# The objective

Given the non-negative integer $$\n\$$, output the value of the hyperfactorial $$\H(n)\$$. You don't have to worry about outputs exceeding your language's integer limit.

# Background

The hyperfactorial is a variant of the factorial function. is defined as $$H(n) = 1^{1} \cdot 2^{2} \cdot 3^{3} \cdot \: \cdots \: \cdot n^{n}$$

For example, $$\H(4) = 1^{1} \cdot 2^{2} \cdot 3^{3} \cdot 4^{4} = 27648\$$.

# Test cases

n   H(n)
0   1
1   1
2   4
3   108
4   27648
5   86400000
6   4.0310784*10^12
7   3.3197664*10^18
8   5.5696438*10^25


# Rules

• I think one might be able to write a competitive 4 bit assembler (or even 8 bit assembler) answer which is a tiny LUT. Oct 5 at 2:40

# Jelly, 3 bytes

*)P


Try it online!

## How it works

*)P - Main link. Takes n on the left
)  - Over each integer 1 ≤ i ≤ n:
*   -   Raise i to the power i
P - Product

• I will accept this answer since it appears to be the shortest. Oct 4 at 15:52
• @Nirvana I appreciate that. However, 8 hours is far too short to accept a winner, as it often indicates (unofficially) that the challenge is over. If I accept a winner, I usually wait a minimum of 3 days so that everyone has time to see the challenge. Additionally, we discourage accepting an answer on pure [code-golf] challenges, as we consider these challenges to be competitions within languages (e.g. Jelly vs Jelly, rather than Jelly vs Java), and accepting an answer contradicts that. It's entirely up to you if you'd like to follow that convention however. Oct 4 at 17:15
• Jelly will still be the winner, 3 bytes is damn short Oct 4 at 17:55
• Tied with Gaia now.
Oct 4 at 20:38
• @cairdcoinheringaahing see, and THAT is why we have the occasional "ban golflangs" thread on meta - you can say how things should be and stuff but this is reality Oct 6 at 14:00

# Gaia, 3 bytes

*†Π


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† vectorizes the operator on its left, integer arguments are implicitly cast to ranges. * is exponentiation and Π the product of a list.

# APL (Dyalog Classic), 5 bytes

⍳×.*⍳


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First it evaluates range of the input, and dots the power and takes the product.

• While not as nice looking, ×.*⍨⍳ would be more efficient.
Oct 5 at 5:36
• @Adám nice, i wasn't aware of this use of commute Oct 8 at 9:19

# Wolfram Language (Mathematica), 19 bytes

Product[n^n,{n,#}]&


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also as @att mentioned there is a built-in for this...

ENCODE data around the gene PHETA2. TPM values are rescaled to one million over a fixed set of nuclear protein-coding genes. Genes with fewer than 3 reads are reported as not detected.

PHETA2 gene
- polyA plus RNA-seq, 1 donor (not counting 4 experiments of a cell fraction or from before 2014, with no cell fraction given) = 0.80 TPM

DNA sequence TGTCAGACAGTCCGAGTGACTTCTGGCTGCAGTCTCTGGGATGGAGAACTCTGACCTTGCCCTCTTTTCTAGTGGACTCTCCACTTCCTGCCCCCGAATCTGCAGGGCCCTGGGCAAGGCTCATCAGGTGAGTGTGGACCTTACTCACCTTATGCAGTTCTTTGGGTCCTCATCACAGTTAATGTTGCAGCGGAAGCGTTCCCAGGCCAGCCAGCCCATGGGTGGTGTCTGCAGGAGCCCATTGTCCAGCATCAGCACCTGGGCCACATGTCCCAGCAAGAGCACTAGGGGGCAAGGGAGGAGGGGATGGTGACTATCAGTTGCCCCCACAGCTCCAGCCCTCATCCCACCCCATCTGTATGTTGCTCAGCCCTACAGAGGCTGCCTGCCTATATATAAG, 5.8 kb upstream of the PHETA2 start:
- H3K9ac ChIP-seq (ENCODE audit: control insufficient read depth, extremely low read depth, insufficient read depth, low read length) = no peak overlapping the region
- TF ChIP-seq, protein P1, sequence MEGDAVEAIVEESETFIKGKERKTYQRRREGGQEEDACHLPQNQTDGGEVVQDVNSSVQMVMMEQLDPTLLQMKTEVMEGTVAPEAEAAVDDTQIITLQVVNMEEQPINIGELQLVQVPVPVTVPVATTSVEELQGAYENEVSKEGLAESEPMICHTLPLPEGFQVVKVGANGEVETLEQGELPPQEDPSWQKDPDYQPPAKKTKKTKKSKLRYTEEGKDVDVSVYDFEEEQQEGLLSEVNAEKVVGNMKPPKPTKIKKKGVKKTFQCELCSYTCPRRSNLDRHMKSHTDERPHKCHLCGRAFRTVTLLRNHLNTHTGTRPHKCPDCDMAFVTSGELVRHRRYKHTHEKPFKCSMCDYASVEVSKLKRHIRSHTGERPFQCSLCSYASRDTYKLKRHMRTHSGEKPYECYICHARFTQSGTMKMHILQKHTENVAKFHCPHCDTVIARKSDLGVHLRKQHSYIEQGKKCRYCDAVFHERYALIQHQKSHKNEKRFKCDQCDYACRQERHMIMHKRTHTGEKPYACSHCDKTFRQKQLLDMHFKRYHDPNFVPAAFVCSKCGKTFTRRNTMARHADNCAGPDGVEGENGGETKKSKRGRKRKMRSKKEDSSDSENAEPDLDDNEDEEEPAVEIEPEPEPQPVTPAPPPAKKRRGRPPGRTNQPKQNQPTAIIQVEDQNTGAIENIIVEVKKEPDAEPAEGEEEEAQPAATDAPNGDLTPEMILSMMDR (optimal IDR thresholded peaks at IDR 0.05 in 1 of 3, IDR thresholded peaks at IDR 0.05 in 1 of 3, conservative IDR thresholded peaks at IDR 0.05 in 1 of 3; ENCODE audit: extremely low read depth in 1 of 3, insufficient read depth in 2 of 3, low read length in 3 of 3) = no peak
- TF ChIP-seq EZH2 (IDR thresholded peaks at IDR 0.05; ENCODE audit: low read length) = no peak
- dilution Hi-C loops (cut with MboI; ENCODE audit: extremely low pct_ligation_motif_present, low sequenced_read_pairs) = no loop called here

# Wolfram Language (Mathematica), 14 bytes

Hyperfactorial


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• The built-in Hyperfactorial is 14 bytes
– att
Oct 4 at 19:27

# Husk, 5 bytes

Πm´^ḣ


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Π       # product of
m      # mapping across all values of
ḣ  # 1..input
´^    # x to the power of x


# JavaScript (ES7), 20 bytes

f=n=>n?n**n*f(n-1):1


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# R, 20 bytes

prod((x=1:scan())^x)


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h 0=1
h n=n^n*h(n-1)


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# Kotlin, 59 bytes

fun h(i:Double):Double=if(i<1)1.0 else Math.pow(i,i)*h(i-1)


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Longest submission yet, but thought I might as well give Kotlin a shot. Used the = format for functions to eliminate 2 brackets as well as the return.

• Welcome to Code Golf! Nice answer! Oct 4 at 18:46

# Java (JDK), 51 bytes

n->{var r=1;for(;n>0;)r*=Math.pow(n,n--);return r;}


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# Factor + math.unicode, 33 27 bytes

[ [1,b] [ dup ^n ] map Π ]


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This could have been 26 bytes, but ^ returns NaN for 0^0. Factor is the only language I know of that doesn't just return 1 for that. So I had to use ^n instead, which is a helper word used to implement ^ that hasn't been 'fixed' yet.

• [1,b] A range from 1 to whatever is on top of the data stack, inclusive.
• dup ^n Raise an integer to itself.
• [ ... ] map Apply a quotation to each element of a sequence, collecting the results in a new sequence of the same length.
• Π Product of a sequence.
• You can add Mathematica to that list :)
– att
Oct 5 at 19:59

# Python 3, 28 bytes

f=lambda n:n<1or n**n*f(n-1)


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# C (gcc), 28 bytes

H(n){n=n?pow(n,n)*H(--n):1;}